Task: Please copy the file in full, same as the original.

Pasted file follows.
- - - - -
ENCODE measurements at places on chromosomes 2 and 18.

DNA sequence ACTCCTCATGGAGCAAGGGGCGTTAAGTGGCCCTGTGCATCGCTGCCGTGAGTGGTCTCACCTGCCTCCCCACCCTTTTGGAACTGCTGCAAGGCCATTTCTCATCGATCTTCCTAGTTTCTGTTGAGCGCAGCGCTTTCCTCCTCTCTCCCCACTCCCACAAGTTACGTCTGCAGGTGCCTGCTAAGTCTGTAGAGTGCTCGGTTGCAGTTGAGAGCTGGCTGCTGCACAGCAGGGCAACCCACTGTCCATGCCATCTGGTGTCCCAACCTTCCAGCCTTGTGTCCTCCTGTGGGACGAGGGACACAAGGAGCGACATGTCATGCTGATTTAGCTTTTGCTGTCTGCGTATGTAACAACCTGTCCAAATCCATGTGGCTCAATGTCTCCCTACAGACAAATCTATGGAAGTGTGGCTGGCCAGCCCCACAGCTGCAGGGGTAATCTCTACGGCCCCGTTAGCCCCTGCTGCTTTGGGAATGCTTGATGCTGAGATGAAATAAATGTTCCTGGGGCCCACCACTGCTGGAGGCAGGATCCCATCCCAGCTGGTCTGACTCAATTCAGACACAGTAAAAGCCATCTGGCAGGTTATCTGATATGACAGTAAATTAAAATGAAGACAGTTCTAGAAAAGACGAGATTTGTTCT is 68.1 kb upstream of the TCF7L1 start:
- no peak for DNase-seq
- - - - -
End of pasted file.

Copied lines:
ENCODE measurements at places on chromosomes 2 and 18.

DNA sequence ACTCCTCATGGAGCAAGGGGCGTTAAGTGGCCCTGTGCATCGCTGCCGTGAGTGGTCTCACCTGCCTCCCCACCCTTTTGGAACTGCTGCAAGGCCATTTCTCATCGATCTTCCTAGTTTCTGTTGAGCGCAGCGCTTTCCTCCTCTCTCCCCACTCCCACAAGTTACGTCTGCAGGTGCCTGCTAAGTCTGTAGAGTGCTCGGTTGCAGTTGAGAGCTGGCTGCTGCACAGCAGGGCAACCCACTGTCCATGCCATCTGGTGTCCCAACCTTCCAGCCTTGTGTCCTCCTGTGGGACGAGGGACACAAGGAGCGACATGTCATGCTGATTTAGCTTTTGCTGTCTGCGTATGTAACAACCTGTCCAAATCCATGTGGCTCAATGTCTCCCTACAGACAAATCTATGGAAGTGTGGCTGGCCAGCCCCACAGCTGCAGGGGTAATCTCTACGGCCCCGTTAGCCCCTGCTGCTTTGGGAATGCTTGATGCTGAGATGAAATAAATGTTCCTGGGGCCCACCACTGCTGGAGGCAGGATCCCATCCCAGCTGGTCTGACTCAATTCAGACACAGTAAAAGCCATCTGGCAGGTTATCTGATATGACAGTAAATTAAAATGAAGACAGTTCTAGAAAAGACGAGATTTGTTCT is 68.1 kb upstream of the TCF7L1 start:
- no peak for DNase-seq